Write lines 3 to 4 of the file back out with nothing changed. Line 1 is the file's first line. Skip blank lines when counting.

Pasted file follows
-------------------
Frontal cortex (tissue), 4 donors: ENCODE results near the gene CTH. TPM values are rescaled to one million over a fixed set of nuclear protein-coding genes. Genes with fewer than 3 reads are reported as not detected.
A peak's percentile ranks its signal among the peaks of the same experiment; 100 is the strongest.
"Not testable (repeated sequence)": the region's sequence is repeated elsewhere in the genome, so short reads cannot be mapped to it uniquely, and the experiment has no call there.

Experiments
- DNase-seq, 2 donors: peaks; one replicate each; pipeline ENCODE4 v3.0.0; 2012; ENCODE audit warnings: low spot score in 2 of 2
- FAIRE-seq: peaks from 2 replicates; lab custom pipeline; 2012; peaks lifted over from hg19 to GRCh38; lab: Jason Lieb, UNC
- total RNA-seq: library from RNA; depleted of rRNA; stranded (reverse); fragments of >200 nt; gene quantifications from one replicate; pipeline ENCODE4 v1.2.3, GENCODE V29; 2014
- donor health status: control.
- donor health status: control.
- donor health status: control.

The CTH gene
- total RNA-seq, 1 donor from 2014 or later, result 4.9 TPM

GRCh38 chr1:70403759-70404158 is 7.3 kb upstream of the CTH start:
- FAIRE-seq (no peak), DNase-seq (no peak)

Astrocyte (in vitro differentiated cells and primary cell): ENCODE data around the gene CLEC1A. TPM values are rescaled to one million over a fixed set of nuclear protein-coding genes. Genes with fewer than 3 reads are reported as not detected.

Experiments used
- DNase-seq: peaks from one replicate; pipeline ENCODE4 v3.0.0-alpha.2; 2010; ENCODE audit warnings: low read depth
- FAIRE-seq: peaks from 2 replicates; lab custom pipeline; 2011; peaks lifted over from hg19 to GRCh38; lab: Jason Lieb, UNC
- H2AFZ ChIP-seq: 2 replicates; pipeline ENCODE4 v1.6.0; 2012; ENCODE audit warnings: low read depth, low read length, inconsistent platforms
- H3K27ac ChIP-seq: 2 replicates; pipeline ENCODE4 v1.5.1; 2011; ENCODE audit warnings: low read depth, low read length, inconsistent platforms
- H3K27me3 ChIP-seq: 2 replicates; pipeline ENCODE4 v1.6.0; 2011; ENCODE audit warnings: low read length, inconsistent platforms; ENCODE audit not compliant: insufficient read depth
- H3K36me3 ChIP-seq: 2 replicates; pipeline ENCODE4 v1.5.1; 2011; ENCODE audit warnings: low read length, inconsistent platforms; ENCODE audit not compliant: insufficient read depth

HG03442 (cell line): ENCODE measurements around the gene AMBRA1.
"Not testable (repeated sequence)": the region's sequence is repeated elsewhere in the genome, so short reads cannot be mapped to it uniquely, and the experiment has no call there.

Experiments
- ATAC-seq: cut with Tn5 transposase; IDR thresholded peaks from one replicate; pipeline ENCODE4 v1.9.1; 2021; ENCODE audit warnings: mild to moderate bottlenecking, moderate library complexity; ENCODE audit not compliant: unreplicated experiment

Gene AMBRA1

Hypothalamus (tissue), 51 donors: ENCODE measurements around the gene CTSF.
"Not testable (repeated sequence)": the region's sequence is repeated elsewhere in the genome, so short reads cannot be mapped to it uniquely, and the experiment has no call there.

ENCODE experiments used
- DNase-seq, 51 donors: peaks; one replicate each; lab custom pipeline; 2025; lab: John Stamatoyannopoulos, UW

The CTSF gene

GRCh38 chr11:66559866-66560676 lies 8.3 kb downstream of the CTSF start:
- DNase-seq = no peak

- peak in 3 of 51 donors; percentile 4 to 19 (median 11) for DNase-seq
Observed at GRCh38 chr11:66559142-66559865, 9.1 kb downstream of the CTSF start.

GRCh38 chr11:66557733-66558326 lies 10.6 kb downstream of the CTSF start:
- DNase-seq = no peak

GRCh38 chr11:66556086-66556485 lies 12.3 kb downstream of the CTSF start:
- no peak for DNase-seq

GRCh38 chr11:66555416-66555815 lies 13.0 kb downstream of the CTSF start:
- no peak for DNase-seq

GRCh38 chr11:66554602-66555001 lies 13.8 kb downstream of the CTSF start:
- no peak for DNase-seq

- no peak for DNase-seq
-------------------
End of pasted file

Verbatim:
"Not testable (repeated sequence)": the region's sequence is repeated elsewhere in the genome, so short reads cannot be mapped to it uniquely, and the experiment has no call there.

Experiments